“Hurry up. You got the lighter and I’m almost able to breathe again.”

Looking up and stepping over the foldout cot that had been his final resting place last night, Jack sees Daniel leaning against the door. Jack and Daniel both know that they must go outside, smoke a cigarette, and make plans for motion. They both know that stillness and silence are the ways of the defeated and the habits of the dead. Reaching into the pocket of the brown dress pants that he’s still wearing from the night before our hero fingers the lighter in his pocket and notices the tender spot on his thigh where it has been pressed into his skin as he slept.

“Sorry I’m not really awake yet. Good call with the sunglasses.”

Jack commends Daniel’s attention to detail because the sunglasses are crucial to surviving the inevitable evil that is one’s first direct exposure to morning’s sunlight. A bottle of rum wears Jack’s sunglasses like a Christmas tree wears its precious star. Through them he finds the familiar orange and red box that holds his cigarettes. Suicide is available on the installment plan for those like Jack (and like Daniel and maybe even like you) who can’t really commit to anything, but still have a type of general dissatisfaction with life; the type of dissatisfaction that could cause the more brash and motivated to swan dive off the world’s skyscrapers and suspension bridges. Soon the regularity of inhalations and exhalations allows our fearless captain to bring his thoughts into cohesion. Looking at Daniel he sees that his first cigarette, although with him you can never assume that he wasn’t smoking in his sleep, is settling him as well. Still, the squint lines crawling out from behind his mirrored singlasses (or sunglasses as the uninitiated may call them) along with the way his cigarette bobs in his Ali-grasp make clear that desperate measures still need to be taken in order to salvage this day from the restless Hangover slumber. For Jack that scenario is unacceptable because he believes (like all of us here at Active Alcoholics) that one should always enjoy oneself no matter how close to death one feels.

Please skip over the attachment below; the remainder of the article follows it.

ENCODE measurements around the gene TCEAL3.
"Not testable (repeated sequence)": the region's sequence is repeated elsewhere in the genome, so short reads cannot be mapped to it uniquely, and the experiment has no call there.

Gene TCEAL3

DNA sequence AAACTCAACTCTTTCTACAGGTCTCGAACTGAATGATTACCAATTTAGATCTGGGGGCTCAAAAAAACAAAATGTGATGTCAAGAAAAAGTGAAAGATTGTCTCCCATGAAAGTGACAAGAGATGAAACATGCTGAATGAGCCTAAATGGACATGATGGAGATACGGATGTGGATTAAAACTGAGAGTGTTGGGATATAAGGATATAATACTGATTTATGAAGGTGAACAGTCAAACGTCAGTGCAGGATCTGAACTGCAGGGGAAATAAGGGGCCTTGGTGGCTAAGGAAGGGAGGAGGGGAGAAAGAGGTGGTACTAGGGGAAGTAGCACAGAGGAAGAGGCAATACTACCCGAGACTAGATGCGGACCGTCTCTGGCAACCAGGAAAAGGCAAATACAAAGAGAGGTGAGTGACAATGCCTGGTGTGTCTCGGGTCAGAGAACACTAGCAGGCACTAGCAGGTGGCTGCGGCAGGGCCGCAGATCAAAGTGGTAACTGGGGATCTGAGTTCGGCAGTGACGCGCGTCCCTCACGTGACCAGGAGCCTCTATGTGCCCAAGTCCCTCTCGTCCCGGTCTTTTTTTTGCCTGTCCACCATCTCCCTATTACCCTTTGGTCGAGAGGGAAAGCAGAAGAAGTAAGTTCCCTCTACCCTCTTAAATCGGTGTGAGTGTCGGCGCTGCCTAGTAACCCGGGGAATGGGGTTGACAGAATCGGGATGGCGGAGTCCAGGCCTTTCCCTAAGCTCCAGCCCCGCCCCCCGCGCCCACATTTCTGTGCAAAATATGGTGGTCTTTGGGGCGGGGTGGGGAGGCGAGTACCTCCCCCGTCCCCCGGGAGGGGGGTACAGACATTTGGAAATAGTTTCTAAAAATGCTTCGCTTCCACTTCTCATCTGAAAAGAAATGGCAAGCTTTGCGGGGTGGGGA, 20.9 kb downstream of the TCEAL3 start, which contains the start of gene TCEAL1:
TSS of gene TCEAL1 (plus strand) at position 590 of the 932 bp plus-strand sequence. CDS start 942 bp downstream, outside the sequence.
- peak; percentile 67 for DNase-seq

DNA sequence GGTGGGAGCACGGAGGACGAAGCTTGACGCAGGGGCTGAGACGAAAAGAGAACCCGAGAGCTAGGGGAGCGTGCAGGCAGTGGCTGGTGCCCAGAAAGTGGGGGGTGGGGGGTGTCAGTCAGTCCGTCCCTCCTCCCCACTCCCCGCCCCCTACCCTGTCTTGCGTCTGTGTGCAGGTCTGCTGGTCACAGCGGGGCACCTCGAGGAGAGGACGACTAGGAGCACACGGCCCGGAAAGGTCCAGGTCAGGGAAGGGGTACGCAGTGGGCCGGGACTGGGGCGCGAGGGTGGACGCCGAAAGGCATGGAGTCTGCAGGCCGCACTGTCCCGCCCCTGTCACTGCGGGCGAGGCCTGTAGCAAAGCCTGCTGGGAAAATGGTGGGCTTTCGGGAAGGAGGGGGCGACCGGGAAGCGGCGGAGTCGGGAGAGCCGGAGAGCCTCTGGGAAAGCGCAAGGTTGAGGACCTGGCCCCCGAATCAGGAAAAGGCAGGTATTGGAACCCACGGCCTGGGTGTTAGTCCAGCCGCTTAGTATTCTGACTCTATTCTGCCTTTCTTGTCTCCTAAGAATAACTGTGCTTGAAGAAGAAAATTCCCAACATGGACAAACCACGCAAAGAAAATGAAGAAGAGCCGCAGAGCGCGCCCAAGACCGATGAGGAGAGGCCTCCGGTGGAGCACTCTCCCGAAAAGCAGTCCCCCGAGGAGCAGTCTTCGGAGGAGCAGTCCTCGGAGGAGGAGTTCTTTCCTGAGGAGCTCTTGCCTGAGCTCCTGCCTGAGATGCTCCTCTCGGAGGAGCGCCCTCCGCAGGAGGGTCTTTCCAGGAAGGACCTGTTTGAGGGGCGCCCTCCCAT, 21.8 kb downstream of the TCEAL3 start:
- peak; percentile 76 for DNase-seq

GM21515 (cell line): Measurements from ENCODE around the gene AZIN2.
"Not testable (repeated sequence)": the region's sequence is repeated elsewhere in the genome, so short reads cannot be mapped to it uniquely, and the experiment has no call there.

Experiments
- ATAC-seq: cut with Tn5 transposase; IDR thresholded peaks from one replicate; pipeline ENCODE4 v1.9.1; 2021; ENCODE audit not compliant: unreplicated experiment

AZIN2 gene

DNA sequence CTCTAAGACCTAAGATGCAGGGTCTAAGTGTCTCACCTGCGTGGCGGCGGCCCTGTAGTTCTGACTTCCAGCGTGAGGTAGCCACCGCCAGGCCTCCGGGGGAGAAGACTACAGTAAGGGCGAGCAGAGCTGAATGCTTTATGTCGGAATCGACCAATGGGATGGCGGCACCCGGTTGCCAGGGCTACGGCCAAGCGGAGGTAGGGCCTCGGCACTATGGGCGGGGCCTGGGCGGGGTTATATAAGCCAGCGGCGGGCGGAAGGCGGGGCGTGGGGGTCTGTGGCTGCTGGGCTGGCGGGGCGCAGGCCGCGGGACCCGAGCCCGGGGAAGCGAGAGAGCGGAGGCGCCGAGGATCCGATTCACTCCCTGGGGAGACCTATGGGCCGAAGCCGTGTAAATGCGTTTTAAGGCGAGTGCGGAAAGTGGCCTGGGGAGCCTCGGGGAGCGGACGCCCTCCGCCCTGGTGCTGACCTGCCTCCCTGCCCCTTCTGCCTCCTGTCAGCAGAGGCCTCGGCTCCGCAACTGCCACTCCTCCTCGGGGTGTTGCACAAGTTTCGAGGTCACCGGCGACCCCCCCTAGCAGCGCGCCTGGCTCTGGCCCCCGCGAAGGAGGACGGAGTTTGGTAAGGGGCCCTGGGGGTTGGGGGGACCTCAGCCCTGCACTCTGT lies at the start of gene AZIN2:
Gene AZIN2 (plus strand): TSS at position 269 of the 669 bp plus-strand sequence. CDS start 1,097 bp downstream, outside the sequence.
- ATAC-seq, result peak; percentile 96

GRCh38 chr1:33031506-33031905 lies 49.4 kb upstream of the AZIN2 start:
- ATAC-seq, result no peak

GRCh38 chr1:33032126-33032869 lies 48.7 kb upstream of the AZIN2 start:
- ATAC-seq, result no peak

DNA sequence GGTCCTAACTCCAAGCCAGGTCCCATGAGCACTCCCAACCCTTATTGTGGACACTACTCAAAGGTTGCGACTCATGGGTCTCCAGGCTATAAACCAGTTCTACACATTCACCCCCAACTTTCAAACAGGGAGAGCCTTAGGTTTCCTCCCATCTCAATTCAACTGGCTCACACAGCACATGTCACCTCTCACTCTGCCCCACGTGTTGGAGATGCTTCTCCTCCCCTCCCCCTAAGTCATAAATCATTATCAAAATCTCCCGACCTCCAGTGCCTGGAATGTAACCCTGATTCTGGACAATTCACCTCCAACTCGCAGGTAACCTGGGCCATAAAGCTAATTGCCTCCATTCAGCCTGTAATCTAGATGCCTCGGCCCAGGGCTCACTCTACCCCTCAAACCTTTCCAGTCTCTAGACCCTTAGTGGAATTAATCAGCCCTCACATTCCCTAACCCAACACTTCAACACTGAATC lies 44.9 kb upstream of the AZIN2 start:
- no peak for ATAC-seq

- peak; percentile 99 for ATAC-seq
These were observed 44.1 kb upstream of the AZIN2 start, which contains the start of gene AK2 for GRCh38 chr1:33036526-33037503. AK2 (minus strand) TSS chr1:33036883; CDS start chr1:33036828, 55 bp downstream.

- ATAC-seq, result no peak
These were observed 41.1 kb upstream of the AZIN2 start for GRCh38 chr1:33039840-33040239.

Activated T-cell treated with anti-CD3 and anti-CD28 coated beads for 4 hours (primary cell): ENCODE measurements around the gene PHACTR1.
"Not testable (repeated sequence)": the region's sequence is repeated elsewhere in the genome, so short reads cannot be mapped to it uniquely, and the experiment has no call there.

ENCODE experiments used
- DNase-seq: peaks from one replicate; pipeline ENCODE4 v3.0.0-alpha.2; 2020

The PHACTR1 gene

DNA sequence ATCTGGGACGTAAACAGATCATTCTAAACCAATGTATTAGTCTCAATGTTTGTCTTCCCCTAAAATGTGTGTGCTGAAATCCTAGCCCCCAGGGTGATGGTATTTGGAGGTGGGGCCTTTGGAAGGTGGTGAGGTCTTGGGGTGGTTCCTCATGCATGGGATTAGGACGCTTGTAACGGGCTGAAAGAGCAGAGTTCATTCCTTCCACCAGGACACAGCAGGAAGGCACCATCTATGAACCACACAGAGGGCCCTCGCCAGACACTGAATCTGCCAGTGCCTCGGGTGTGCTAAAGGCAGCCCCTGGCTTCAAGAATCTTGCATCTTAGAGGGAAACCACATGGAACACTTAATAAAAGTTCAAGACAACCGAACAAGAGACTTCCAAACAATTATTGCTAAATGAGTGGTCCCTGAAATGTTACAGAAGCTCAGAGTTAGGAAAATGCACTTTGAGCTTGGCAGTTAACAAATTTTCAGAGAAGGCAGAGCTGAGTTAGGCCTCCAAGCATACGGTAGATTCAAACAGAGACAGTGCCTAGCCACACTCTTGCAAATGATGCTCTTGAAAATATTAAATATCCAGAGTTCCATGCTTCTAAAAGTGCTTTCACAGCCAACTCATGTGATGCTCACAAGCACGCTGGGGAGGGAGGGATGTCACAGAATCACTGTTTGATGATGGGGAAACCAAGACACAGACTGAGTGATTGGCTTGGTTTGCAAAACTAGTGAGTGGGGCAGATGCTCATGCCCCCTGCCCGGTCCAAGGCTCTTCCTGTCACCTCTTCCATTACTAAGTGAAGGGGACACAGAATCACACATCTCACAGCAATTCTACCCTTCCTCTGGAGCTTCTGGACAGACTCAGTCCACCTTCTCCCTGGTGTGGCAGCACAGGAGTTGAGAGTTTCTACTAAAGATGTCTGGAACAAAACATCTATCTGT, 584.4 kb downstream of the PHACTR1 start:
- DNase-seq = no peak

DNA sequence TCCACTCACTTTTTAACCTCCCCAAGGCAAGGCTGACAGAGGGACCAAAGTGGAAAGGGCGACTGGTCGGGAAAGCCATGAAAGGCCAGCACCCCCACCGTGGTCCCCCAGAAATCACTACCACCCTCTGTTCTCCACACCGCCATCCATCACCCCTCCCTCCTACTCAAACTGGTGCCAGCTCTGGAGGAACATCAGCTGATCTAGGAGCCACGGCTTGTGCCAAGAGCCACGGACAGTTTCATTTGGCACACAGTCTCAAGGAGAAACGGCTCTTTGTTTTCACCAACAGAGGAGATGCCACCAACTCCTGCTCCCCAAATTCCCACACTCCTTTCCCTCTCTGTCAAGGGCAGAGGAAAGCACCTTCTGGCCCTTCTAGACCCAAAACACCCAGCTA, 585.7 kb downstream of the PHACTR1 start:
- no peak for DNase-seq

What type of desperate measures must our hero resort to? Can he escape the seeming doom? Will Jack enjoy himself?

“What’s the plan after this cigarette?” Jack’s voice is shaky, but steadying like a boxer regaining his footing after a left hook catches him a little off guard.

“I don’t know, but if I go back to bed this day is fucked. We need coffee . . .” Daniel pauses and puts out his cigarette with the latent hostility that is somehow related to binge drinking, “. . . coffee with a little bit of rum!?” He asks/orders with a smile so contagious that even Jack’s liver knows this is the right thing to do.

“Good call, but then we go across the street for a beer to wash any of the Hangover’s remaining temptations. Then we’ll come back here to wake up everyone else.”

Jack and Daniel both know that their course of action is the only guaranteed way to save the day (as heroes are want to do), but they also know that the odds are staggeringly against them convincing anyone else of this without resorting to fisticuffs.

“After that beer, then we go start gambling.”

“We gotta follow procedure: first the beer, second the eating, and third the gambling. We also can’t forget the screwdrivers at the casino.”

“Of course not, we’ll be ordering the drinks directly from the table.”

“Blackjack?” Jack asks this only as a formality because already the wheels in both their heads are in motion and all are moving along the same track. Still, a shadow crosses Jack’s resolutely clouded eyes as he detects a snag in the plan.
“Are you gonna make the coffee?” He asks this hopefully.
“No,” Daniel’s answer is both logical and stern, “with the water and the glasses and the sugar and the stirring it seems like an awful lot of work for one shot of rum.

The pace quickens as the determination thickens; moving back inside there is a newfound urgency to Jack’s movements.
“I like this plan. I’m glad to be a part of it. What movie?”

“C’mon, it’s too early.” Daniel is just as annoyed with himself for not knowing as he is with Jack for asking.

“Ghostbusters. Bill Murray says it at the end when they decide they have to cross the streams.”

“Yeah, well I would have known if it weren’t so fucking early.”

“Or if you weren’t still half-drunk from last night.”

“Fuck you and fuck the crossing streams. Let’s just cross the street and get that beer.”

Another battle has been won thanks to our hero’s adherence to a few of Active Alcoholics most important tenets and our earnest commitment to combatting sobriety and its nastiest of henchmen, the Morning After Hangover. Once again this paid message has been brought to you by the real man’s AA in association with FICTION who would like to remind you all that sometimes lying is the best way of telling the truth. So don’t forget to designate a drinker and to think responsibly.

Christopher Greenberg